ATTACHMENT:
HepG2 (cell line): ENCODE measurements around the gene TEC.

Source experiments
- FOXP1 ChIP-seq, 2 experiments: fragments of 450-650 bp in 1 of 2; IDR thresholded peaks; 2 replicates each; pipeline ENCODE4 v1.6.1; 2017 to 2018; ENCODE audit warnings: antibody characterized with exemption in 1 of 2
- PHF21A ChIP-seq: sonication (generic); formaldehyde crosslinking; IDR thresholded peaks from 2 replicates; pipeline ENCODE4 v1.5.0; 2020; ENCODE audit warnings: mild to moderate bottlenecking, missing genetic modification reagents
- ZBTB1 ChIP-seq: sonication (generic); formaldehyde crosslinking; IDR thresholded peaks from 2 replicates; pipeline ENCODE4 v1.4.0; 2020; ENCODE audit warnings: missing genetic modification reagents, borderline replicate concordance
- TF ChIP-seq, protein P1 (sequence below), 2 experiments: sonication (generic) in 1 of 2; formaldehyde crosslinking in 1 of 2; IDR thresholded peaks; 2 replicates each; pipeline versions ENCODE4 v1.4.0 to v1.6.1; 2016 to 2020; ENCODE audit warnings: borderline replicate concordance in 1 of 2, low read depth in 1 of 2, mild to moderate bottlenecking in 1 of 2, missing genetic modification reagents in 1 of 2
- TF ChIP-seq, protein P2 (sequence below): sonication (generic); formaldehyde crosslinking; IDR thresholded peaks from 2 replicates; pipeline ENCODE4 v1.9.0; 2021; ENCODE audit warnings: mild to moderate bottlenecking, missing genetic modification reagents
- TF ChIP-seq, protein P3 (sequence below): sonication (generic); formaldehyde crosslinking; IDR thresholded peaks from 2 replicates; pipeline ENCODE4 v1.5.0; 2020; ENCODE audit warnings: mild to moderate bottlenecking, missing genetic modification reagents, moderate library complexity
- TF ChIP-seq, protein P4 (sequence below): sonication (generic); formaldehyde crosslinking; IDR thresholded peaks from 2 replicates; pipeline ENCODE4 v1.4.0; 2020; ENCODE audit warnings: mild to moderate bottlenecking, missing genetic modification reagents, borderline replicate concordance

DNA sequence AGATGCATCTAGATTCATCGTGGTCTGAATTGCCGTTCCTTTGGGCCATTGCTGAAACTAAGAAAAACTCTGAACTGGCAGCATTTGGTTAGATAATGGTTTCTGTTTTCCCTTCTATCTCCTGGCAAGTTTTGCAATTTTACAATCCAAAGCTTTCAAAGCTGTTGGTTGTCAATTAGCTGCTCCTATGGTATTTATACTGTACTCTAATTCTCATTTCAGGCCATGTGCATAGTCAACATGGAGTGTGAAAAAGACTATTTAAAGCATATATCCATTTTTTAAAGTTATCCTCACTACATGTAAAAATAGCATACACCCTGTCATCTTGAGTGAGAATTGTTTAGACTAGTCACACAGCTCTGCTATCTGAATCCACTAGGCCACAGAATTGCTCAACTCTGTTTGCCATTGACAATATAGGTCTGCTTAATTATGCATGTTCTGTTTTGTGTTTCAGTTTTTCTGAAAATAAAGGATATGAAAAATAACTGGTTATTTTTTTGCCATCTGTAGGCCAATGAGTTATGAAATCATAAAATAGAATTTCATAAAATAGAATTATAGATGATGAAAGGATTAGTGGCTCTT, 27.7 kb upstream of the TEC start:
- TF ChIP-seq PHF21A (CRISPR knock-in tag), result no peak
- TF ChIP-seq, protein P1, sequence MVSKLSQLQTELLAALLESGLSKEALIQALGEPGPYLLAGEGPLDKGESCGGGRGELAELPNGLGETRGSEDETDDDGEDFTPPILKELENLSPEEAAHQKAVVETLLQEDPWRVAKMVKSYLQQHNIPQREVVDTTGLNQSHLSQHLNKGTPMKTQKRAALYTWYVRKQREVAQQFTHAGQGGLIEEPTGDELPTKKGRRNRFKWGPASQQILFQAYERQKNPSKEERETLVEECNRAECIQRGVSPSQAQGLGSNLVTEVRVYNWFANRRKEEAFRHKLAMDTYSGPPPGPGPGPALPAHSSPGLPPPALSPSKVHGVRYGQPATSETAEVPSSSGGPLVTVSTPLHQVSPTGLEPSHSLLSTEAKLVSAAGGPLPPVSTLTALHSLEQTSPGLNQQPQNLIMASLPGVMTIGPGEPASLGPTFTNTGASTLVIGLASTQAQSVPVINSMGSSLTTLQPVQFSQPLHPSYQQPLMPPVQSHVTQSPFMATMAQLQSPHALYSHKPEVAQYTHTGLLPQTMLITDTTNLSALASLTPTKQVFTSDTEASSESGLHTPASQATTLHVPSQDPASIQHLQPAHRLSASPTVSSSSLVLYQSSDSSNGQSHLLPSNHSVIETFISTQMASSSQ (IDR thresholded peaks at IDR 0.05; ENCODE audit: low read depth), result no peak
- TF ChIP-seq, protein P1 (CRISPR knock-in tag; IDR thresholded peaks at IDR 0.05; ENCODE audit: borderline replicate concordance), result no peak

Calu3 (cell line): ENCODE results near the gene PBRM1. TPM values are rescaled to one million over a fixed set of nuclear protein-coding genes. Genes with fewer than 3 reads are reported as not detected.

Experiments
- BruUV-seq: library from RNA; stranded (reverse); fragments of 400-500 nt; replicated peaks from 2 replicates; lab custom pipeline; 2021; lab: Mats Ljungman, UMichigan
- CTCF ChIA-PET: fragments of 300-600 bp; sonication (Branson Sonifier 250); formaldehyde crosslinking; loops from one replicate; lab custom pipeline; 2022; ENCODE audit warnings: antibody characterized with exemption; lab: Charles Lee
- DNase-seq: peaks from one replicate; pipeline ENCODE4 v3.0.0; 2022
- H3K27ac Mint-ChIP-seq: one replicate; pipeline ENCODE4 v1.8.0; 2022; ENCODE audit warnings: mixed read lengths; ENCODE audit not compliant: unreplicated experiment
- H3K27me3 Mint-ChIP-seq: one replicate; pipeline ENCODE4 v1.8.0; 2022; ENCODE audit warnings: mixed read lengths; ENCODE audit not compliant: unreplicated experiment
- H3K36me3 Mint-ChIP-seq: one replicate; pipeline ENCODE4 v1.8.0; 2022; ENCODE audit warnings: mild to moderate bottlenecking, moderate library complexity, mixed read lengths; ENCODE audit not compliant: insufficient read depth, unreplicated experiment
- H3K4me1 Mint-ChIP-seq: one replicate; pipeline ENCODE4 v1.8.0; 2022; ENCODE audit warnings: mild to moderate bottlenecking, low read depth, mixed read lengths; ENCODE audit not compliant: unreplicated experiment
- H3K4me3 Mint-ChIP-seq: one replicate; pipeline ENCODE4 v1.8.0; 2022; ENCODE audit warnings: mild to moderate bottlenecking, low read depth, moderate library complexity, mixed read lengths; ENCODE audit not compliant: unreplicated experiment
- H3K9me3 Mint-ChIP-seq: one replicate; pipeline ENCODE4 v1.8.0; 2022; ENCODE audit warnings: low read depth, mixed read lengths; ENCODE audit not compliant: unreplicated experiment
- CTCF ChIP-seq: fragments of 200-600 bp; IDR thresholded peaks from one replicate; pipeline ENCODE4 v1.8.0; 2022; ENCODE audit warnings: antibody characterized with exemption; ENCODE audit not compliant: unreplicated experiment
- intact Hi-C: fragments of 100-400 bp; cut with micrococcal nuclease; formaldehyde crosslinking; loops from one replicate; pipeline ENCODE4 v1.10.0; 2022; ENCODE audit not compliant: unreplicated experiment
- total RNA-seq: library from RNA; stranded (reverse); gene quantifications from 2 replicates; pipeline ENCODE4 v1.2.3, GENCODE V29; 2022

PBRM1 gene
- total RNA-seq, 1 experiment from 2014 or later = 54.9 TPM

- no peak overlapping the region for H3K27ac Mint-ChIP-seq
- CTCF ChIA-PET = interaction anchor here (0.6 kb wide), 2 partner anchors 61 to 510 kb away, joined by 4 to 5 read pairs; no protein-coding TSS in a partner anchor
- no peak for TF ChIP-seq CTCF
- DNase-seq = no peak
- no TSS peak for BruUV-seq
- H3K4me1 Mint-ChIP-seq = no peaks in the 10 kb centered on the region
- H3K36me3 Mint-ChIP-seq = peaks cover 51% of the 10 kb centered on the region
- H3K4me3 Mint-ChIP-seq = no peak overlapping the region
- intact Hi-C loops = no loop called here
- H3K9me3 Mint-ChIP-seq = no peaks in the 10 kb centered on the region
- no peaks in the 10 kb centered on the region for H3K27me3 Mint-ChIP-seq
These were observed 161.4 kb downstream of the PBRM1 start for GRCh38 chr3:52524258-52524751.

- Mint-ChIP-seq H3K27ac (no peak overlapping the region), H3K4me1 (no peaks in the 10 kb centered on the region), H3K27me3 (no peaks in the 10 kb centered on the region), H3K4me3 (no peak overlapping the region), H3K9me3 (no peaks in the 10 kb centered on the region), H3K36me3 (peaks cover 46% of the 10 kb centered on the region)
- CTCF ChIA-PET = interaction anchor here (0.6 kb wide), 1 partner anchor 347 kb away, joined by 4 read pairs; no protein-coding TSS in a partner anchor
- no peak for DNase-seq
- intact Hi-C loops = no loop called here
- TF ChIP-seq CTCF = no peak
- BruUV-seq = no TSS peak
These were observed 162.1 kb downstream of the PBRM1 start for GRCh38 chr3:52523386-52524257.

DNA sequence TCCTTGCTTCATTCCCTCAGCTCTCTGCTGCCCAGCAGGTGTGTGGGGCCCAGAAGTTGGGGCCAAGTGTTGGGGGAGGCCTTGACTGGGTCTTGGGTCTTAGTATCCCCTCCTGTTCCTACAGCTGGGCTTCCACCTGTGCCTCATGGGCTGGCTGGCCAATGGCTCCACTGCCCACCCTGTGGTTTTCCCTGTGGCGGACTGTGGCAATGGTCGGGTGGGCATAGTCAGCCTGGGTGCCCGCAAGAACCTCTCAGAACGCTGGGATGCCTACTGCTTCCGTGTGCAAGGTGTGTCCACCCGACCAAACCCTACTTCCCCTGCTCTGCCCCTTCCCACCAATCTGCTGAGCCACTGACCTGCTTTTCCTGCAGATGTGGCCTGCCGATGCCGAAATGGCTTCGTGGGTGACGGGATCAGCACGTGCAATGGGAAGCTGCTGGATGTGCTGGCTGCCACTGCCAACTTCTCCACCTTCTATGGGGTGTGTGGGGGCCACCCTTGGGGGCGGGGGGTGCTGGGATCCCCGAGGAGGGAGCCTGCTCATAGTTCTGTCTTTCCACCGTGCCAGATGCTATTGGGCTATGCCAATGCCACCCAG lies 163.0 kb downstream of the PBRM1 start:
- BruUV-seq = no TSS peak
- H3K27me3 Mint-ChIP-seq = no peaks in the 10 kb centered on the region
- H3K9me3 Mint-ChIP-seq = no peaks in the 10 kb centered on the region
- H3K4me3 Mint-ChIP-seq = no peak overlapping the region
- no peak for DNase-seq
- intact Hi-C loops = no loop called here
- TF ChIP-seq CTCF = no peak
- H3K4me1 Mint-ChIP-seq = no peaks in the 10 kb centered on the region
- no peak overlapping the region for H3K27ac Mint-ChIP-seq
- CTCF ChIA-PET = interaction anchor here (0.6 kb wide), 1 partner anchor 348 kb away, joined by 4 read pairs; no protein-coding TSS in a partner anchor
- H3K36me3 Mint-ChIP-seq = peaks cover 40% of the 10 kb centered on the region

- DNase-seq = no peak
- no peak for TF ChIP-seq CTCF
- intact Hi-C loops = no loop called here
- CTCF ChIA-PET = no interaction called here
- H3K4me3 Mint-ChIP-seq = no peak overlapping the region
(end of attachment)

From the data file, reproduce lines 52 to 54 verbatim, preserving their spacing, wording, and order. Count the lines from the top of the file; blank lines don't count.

- H3K9me3 Mint-ChIP-seq = no peaks in the 10 kb centered on the region
- H3K4me3 Mint-ChIP-seq = no peak overlapping the region
- no peak for DNase-seq